Kavita P is currently a participant on the JET programme as a Co-Ordinator of International Relations (CIR or 国際交流員) in Shikoku, Japan. You can read more of her writing on the Kochi Ken AJET website.

Custom Passports

Whoa, is that passport real?

I made these custom English Passports for all the students in the elective English club and special needs class so they can rock this mint design and be the envy of the rest of the school.

Are you doing English Passport at your school? If not, check out the original post to see what your missing (and how to catch up). You can download all the templates and instructions for free, and even download a set of color passport stamps to use with your students.

Fake Hamburgers

Do you want fries with that?

These are some fake hamburgers and apple pies we made for teaching the “ordering at a restaurant” lesson from the first year New Horizon book. We set up a counter and the supplies and had the students act out original scene with these props. They could order what they wanted and the cashier had to give the right order total in dollars.

Using props is, admittedly, something I don’t get to do as often as I like because not every lesson is suited for it. But to make the classroom into a stage of sorts where students can act out a drama and truly think and feel the situation the language is being used in, is really where the English classroom ought to always be. If only students could think of the English classroom like this more often — and we teachers could give them the tools and motivation to make it so — I bet people could learn English a lot faster.

Believe it or not, small props like these can revolutionize an otherwise dull and mindless English lesson. Because when we are acting, the production of English probably gets as real to daily life as it can in a classroom.

Go Fish Pt. 2

About 20 people have emailed me asking for the materials and templates for the playing cards to the Go Fish game customized for teaching “Do you have any…?” to elementary and JHS students. Since it is pretty popular I decided to upload the files for download. Click on the individual thumbnails do download the card files. Print the images on A4 paper. Enjoy! Click Here to Download the Flashcards


Tip: For the image files, use microsoft image gallery and use the print menu to print to A4 size paper. Alternatively you can copy and paste the files into microsoft word and print from there.


What is English Passport?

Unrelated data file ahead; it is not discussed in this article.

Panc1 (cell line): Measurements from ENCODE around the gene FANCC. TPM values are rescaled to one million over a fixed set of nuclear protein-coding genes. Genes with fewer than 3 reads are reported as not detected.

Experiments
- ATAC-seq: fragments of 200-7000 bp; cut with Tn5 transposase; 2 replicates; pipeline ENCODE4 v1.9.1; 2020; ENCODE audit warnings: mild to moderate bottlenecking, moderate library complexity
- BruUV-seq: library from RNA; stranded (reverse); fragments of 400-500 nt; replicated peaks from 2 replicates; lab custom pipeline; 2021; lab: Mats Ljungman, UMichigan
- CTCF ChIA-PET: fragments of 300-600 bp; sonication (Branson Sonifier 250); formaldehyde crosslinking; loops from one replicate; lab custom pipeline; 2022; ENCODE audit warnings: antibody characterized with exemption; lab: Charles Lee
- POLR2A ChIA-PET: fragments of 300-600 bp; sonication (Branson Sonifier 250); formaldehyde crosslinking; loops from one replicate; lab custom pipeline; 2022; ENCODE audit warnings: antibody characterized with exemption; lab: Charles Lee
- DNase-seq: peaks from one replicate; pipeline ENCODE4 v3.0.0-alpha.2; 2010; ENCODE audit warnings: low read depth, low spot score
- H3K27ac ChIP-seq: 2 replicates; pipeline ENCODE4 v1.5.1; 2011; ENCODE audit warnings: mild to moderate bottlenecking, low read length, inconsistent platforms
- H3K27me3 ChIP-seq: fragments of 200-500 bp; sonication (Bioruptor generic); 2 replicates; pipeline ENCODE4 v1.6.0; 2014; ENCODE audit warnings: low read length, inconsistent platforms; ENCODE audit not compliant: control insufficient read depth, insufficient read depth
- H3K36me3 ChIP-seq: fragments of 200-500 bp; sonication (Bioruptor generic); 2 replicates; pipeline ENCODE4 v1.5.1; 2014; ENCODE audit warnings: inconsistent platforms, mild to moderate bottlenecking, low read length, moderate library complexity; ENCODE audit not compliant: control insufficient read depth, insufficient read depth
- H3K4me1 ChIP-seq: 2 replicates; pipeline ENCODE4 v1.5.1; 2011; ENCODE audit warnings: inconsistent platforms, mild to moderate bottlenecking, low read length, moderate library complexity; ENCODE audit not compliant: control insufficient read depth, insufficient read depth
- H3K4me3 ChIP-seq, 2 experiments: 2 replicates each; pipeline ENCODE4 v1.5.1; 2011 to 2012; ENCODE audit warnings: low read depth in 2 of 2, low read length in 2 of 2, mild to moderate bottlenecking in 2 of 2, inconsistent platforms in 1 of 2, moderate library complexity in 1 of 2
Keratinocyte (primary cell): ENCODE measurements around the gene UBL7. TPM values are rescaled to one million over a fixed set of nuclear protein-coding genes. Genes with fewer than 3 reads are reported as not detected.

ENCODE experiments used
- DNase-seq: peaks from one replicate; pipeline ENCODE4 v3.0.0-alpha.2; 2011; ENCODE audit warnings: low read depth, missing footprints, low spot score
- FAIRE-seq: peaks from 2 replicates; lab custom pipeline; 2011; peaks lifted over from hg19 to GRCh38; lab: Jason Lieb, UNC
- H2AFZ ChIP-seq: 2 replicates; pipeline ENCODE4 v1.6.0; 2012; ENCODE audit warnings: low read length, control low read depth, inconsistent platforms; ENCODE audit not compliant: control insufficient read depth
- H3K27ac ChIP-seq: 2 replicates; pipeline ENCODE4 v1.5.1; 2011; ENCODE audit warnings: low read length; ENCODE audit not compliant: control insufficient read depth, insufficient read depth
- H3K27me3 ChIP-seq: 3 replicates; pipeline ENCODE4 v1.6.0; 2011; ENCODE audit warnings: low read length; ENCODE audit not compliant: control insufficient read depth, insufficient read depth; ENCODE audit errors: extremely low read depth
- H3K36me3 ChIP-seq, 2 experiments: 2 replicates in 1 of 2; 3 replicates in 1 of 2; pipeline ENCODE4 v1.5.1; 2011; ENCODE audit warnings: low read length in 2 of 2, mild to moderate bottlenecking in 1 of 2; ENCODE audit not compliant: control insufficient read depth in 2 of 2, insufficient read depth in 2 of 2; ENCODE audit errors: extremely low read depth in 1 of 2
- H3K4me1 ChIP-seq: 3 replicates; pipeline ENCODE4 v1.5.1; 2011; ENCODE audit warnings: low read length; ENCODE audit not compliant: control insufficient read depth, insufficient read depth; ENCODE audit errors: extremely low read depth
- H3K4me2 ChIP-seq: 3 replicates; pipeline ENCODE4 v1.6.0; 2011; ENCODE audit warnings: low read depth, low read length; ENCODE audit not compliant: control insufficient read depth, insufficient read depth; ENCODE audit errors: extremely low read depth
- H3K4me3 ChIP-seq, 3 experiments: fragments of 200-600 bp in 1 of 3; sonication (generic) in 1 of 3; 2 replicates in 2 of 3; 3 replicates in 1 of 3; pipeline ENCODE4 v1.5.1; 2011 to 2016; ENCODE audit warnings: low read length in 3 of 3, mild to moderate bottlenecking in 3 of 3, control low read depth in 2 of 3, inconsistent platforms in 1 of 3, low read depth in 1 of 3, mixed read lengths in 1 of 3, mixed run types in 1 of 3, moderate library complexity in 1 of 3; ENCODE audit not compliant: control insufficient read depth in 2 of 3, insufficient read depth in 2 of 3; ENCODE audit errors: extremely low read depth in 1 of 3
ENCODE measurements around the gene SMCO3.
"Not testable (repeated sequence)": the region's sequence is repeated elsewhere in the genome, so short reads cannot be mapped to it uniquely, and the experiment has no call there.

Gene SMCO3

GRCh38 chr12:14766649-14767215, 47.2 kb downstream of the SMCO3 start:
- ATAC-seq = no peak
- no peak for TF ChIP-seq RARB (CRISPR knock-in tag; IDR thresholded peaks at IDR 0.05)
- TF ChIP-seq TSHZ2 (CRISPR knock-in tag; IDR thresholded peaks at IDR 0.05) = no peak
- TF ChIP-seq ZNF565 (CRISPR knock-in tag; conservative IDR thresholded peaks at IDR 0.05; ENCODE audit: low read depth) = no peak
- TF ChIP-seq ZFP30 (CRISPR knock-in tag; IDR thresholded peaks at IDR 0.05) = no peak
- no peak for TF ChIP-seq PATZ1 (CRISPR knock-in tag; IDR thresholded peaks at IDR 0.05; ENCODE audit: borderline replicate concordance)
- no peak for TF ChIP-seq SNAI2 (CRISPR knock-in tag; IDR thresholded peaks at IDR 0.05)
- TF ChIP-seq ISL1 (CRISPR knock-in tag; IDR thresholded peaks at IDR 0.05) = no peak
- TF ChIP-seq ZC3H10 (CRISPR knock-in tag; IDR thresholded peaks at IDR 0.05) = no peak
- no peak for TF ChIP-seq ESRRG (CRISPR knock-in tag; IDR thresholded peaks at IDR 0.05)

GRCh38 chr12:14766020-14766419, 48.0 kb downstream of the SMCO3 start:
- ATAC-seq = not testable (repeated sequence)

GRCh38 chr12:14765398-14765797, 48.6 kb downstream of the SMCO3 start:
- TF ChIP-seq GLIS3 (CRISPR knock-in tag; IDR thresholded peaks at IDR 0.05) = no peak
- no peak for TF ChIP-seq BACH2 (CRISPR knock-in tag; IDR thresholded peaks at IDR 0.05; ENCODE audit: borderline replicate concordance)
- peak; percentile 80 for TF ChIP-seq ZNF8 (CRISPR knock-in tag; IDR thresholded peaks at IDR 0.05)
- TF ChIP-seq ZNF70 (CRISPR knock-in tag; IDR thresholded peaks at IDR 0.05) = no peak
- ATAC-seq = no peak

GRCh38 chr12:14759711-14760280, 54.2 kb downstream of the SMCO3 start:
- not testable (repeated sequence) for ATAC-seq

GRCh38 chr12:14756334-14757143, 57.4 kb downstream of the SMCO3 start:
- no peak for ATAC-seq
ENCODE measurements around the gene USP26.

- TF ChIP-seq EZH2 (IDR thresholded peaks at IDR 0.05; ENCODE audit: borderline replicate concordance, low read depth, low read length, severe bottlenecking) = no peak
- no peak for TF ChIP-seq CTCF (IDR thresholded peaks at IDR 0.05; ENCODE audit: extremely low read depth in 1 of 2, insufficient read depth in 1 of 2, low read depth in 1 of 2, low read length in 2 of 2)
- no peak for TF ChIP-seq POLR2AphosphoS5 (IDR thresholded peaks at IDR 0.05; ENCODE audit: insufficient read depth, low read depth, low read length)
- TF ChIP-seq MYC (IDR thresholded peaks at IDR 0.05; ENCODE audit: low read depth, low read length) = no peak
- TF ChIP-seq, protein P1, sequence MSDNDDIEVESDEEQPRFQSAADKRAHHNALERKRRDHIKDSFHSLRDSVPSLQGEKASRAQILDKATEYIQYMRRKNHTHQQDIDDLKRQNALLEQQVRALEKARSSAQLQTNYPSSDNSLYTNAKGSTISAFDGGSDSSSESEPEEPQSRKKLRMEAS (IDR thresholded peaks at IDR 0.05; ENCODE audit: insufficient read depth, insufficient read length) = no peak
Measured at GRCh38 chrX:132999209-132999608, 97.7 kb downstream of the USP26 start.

The Front Cover of An English Passport

English Passport is an idea you have probably heard of before. It is a booklet you can give to each student that allows them to collect stickers or stamps for completing speaking and writing activities in English. I have done English passport for several years at my JHS and I want to share my thoughts on what works and what doesn’t. There is a lot of flexibility about how the passport can be used.

The first passport I made in 2009 looked like this:

English Passport c. 2009

This version was based largely on the model presented to us at Tokyo Orientation. Even though the “memorization” and “recitation” sections (where students would either have to memorize or recite a passage from an English book or letter) proved burdensome and ineffective in my opinion, the project was a great success in the first year, with almost every 3rd grade student receiving several stamps and over 30 students completing the entire passport book. First and second year students were understandably wary about using the passport and we didn’t get as many participants from those grades.

Later I learned that the English Passport was primarily successful because the 3rd grade English teachers made participation in English Passport a part of the students’ final grade. The following year, even when the prizes were increased and the activities were simplified, without this primary motivation, far less students participated in the project.

This is a screenshot from what the passport looked like in 2010-2011:

Inside the 2010-2011 English Passport

As you can see from the picture, the 4 English activities were reduced to 2 — simply speaking and writing. Students got a stamp in one of these two categories for writing a letter to me or visiting my desk in the teacher’s room for a short English conversation. I added an extra degree of complexity to the passport by giving students the opportunity to collect “Travel Stamps” on the right hand page. If they collected 5 stamps for the speaking or writing category, they would receive a special stamp from “visiting” a place from around the world, such as England, Athens, Greece, or San Francisco. The more “travel stamps” they collected, the more prizes they were eligible for. The students who completed the entire passport (only about 5 in one year) received a special prize and were awarded a certificate of completion in front of their classes. The column below the speaking and writing challenge boxes were for collecting stickers that students received for one thing or another.

Tips for Success

  • Even though the second year of English passport was easier and far more interesting in my opinion, it wasn’t as successful because the teachers did not make participation in the program a part of the students’ final grade. So I think that this is key.
  • Keep the speaking and writing challenges easy and allow students to perform the speaking challenge whenever there is free time in the hallways or teacher’s room. Although I made the challenges easier the second year, because I limited the time to when I was in the teacher’s room, many students complained that they never had time to participate in the project even though they wanted to.
  • I think that this level of English Passport is good for 3rd year students especially, and it can be useful for second year students if you constantly encourage them to use their passports. For 1st year students, participating is understandably daunting. You can still give them passports to include them in the project, but you might consider making a modified version with other challenges to make it easier on them.

Free Materials!

Click here to download the inside template (PDF)

Click here to download this template (PDF)

Click to download passport stamps (PDF)